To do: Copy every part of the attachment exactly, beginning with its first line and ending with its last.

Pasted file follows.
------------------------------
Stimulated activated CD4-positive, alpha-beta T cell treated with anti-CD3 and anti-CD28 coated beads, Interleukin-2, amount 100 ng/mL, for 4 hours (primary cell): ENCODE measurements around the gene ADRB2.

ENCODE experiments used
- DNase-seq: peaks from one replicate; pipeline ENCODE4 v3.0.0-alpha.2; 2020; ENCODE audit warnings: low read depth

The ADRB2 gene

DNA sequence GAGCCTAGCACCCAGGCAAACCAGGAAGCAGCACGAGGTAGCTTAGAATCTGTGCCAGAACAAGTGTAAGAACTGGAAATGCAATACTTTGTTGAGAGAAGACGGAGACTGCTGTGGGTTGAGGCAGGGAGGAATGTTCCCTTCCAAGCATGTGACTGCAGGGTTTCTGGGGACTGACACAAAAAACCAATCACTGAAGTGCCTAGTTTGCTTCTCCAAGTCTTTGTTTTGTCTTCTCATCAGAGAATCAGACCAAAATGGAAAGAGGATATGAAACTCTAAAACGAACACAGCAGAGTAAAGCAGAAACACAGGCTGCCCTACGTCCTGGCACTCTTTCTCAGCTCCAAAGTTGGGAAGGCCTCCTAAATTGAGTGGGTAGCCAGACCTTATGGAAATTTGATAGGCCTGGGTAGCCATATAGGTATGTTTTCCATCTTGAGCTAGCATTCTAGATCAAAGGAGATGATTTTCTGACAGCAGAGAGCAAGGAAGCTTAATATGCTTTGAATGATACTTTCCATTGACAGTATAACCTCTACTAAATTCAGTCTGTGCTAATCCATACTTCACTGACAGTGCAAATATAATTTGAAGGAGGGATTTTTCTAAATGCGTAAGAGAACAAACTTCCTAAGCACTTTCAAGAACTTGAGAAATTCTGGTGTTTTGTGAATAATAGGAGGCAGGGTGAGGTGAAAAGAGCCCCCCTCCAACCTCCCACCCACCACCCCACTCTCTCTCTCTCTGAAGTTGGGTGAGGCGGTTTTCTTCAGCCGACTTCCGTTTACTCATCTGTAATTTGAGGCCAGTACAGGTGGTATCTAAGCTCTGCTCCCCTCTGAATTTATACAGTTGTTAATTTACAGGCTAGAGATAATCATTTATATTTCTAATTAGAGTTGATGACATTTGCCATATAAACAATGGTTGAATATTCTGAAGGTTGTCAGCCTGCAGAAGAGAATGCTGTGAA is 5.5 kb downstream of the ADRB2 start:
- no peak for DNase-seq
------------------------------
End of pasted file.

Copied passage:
Stimulated activated CD4-positive, alpha-beta T cell treated with anti-CD3 and anti-CD28 coated beads, Interleukin-2, amount 100 ng/mL, for 4 hours (primary cell): ENCODE measurements around the gene ADRB2.

ENCODE experiments used
- DNase-seq: peaks from one replicate; pipeline ENCODE4 v3.0.0-alpha.2; 2020; ENCODE audit warnings: low read depth

The ADRB2 gene

DNA sequence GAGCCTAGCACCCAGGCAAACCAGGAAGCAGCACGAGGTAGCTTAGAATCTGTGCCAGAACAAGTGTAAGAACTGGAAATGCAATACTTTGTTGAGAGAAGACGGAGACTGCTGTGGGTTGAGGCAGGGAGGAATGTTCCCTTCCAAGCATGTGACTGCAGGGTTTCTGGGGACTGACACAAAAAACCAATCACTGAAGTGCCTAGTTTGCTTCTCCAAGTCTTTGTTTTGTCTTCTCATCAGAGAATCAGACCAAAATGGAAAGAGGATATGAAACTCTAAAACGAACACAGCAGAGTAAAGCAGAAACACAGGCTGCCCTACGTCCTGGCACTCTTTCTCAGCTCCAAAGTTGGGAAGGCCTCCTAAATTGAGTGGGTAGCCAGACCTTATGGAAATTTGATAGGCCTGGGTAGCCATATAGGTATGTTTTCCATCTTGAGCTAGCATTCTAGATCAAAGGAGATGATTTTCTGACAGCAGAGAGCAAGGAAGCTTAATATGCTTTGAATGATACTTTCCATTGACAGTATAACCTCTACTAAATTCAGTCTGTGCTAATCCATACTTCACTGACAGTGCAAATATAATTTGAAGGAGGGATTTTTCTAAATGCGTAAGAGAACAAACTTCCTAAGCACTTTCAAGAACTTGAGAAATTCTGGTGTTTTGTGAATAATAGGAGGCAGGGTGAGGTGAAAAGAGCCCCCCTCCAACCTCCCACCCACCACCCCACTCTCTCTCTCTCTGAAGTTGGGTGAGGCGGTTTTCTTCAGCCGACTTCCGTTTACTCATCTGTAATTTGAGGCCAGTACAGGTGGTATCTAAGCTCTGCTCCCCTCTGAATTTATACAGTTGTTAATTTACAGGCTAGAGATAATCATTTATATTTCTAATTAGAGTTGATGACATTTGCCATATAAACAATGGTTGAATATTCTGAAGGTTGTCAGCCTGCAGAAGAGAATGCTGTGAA is 5.5 kb downstream of the ADRB2 start:
- no peak for DNase-seq